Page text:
Delta’s “basic economy fares” and their upsell offers are coming under heavy criticism.
Carriers grab your attention with a low fare but then try to sell you a roomier seat, early boarding privileges or a refundable ticket, among other extras.
A passenger rights group says Delta Air Lines has pushed the tactic to new levels by shaming travelers into buying expensive upgrades.
When you choose a basic economy fare on Delta’s website, the final page before you confirm the purchase now lists several restrictions you face if you buy the cheap ticket. It warns that you will be last to board and last to access overhead bin space. It says you will get no seat assignment, no refunds, no ticket changes, no early boarding and no stand-by travel changes.
I was on MSNBC talking about this issue yesterday morning. With a little bit of context Delta actually seems pretty reasonable here (and I’m a huge Delta SkyMiles critic overall, as regular readers know, but have to call each issue as I see them).
Delta introduced these ‘basic economy’ fares to compete against Spirit Airlines where Spirit is offering super low fares on non-stop routes Delta is flying. Spirit doesn’t offer included seat assignments, and charges myriad fees that Delta does not (like for carry on bags, and Delta still serves free soft drinks in economy even to passengers on these fares which Spirit does not). So Delta offers cheaper flights with fewer inclusions.
The fares don’t have to be limited to routes where the airline competes with Spirit, they can take their planes and mimic Spirit as well. There’s nothing wrong with that, other than the potential for customer confusion and dilution of their brand.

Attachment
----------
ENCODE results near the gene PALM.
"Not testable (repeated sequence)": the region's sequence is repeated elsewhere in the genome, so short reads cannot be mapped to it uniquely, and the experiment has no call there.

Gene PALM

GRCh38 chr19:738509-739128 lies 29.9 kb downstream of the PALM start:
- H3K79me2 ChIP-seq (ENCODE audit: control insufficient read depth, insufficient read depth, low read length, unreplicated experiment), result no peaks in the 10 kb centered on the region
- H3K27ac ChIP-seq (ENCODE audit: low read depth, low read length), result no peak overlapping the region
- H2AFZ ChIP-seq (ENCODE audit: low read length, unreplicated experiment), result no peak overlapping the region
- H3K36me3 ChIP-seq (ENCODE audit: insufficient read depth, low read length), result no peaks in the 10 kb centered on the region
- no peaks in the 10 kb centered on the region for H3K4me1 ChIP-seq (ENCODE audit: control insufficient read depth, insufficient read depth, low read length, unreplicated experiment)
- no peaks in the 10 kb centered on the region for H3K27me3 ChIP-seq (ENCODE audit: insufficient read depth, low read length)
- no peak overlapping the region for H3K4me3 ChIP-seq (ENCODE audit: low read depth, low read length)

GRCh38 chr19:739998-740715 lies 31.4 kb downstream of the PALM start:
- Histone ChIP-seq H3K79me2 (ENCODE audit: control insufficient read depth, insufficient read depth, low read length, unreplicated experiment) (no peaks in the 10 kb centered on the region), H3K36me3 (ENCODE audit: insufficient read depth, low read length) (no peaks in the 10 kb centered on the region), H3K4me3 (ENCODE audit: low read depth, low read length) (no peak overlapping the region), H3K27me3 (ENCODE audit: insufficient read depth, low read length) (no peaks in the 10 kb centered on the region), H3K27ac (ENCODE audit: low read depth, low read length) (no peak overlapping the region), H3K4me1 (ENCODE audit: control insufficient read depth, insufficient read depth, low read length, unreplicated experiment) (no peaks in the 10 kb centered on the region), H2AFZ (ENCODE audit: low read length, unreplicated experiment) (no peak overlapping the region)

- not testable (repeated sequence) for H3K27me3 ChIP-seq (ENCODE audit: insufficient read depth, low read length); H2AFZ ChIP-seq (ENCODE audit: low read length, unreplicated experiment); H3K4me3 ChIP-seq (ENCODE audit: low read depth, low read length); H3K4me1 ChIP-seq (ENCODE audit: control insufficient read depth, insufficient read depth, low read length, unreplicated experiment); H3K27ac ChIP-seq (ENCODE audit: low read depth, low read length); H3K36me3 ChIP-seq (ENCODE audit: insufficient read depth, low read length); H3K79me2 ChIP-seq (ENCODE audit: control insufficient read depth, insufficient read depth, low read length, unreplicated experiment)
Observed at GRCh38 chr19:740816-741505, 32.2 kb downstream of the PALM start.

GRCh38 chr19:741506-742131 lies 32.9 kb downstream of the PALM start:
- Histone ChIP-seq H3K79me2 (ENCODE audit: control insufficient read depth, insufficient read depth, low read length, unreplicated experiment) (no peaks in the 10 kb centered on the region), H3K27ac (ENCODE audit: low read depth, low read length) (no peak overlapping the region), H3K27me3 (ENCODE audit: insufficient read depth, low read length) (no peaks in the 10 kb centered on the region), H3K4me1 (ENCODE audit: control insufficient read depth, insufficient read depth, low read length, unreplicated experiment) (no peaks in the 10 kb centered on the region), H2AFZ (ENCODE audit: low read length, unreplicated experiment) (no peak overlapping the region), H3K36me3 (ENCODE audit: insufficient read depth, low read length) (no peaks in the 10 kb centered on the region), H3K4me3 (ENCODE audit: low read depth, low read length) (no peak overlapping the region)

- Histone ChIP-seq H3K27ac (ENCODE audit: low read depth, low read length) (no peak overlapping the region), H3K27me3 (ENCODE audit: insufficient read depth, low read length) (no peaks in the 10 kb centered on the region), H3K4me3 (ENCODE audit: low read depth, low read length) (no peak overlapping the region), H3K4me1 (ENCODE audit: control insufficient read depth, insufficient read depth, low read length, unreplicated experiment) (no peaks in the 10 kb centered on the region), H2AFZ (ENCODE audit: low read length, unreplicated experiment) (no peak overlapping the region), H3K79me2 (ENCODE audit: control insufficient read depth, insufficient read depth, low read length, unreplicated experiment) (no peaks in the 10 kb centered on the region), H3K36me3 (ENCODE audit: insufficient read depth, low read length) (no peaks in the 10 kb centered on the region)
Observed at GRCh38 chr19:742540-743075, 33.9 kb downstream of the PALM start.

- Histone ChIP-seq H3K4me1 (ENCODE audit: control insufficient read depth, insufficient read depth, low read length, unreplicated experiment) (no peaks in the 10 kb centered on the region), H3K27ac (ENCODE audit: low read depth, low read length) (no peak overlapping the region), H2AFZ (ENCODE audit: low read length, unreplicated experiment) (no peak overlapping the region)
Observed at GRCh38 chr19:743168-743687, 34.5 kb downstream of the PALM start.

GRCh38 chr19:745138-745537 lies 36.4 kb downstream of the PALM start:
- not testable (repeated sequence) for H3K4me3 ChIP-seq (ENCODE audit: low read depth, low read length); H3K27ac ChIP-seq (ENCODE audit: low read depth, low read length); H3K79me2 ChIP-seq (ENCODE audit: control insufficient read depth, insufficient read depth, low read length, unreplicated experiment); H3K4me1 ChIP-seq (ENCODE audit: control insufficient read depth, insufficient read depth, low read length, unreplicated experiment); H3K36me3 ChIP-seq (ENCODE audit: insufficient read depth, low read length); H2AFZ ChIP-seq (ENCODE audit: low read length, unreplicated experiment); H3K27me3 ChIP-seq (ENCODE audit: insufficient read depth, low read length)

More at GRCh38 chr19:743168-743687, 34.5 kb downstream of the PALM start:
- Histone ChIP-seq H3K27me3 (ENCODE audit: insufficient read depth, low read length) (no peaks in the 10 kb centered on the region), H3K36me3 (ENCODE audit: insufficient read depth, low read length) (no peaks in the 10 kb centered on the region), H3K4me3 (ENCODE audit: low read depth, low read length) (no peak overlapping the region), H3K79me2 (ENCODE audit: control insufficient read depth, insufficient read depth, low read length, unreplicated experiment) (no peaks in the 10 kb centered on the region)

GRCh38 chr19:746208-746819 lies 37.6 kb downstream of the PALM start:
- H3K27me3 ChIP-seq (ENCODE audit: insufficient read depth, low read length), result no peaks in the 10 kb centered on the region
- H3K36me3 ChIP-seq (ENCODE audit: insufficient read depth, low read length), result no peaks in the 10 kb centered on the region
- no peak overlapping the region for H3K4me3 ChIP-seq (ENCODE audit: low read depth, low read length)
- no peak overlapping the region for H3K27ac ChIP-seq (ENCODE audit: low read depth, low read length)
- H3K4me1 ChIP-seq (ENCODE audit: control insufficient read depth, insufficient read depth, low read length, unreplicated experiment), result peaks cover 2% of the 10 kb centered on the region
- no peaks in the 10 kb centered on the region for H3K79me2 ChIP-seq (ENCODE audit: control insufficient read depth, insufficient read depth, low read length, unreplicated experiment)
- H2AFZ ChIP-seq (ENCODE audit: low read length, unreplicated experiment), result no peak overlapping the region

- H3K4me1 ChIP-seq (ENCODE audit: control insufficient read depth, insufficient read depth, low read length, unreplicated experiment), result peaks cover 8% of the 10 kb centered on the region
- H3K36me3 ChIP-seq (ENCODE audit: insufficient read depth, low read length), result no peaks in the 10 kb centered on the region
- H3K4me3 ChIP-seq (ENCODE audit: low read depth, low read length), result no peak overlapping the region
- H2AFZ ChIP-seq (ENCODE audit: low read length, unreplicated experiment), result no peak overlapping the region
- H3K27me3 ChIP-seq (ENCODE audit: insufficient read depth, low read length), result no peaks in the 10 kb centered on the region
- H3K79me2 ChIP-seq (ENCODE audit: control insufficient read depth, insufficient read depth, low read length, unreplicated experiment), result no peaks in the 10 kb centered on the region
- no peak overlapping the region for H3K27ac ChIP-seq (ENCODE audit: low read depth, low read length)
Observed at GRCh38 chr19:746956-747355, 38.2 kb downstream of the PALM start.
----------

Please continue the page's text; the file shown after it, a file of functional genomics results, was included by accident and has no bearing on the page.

But that’s also why it’s important for consumers to know and understand what they’re buying since these fares are different than what you’d normally expect/get from Delta.
Spirit Airlines has some of the highest consumer complaints in the industry. Most of those complaints are said to come from people buying those tickets through online travel agencies where they don’t get the really clear disclosures Spirit offers on their website. When consumers are told in advance what to expect really clearly they’re happier with their choice.
Of course Delta would like customers to spend more on their tickets. And in fact they do, I’m told that they have a 65% upsell rate to higher fares from people who start out at basic economy. But customers need to be presented with the choice of which product to pay for.
I don’t really think there’s that much “shaming” going on when someone is alone at their computer screen buying an airline ticket. Or when their boarding group is called last. Everyone else has already boarded, so early boarders aren’t staring at you over it, and someone has to be last to board by definition – that’s always been true.
If Delta didn’t make it abundantly clear what features ‘basic economy’ fares don’t include they’d be getting hammered. We should applaud them for their dedication to transparency. And we should insist they apply it consistently across their business. Like with SkyMiles.
What does strike me as dirty pool about these fares is that elites don’t get upgrades. With Delta there’s a minimum revenue requirement on an individual trip for elite benefits, not just minimum revenue across the year to earn status.
Delta has minimum revenue requirements for elite status, so presumably customers fly on these fares are doing so only occasionally. Delta sees the customers as profitable enough to reward — just not all the time.
Delta’s elite frequent flyers need to shout from the rooftops, “I am not my fare.” I am a valued customer, or I am not, and how welcome I’m made to feel should not change between Tuesday on a full fare and Thursday on a discount one when I’m buying a ticket pretty much every week.
For the rest of customers though Delta is (for the most part) probably doing what they ought to do.